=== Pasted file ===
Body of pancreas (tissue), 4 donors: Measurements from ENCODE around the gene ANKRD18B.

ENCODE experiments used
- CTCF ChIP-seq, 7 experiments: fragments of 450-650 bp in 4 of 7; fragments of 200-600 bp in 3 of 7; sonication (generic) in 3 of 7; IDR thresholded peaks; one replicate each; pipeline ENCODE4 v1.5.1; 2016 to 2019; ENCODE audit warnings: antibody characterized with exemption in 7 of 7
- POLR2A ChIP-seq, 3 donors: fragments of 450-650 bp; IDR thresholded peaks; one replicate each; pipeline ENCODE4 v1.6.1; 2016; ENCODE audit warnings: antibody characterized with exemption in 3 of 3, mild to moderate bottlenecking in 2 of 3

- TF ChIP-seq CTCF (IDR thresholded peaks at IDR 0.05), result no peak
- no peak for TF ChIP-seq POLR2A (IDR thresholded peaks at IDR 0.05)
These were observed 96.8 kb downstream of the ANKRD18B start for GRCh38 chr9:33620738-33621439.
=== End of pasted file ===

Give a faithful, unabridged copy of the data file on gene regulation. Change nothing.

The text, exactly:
Body of pancreas (tissue), 4 donors: Measurements from ENCODE around the gene ANKRD18B.

ENCODE experiments used
- CTCF ChIP-seq, 7 experiments: fragments of 450-650 bp in 4 of 7; fragments of 200-600 bp in 3 of 7; sonication (generic) in 3 of 7; IDR thresholded peaks; one replicate each; pipeline ENCODE4 v1.5.1; 2016 to 2019; ENCODE audit warnings: antibody characterized with exemption in 7 of 7
- POLR2A ChIP-seq, 3 donors: fragments of 450-650 bp; IDR thresholded peaks; one replicate each; pipeline ENCODE4 v1.6.1; 2016; ENCODE audit warnings: antibody characterized with exemption in 3 of 3, mild to moderate bottlenecking in 2 of 3

- TF ChIP-seq CTCF (IDR thresholded peaks at IDR 0.05), result no peak
- no peak for TF ChIP-seq POLR2A (IDR thresholded peaks at IDR 0.05)
These were observed 96.8 kb downstream of the ANKRD18B start for GRCh38 chr9:33620738-33621439.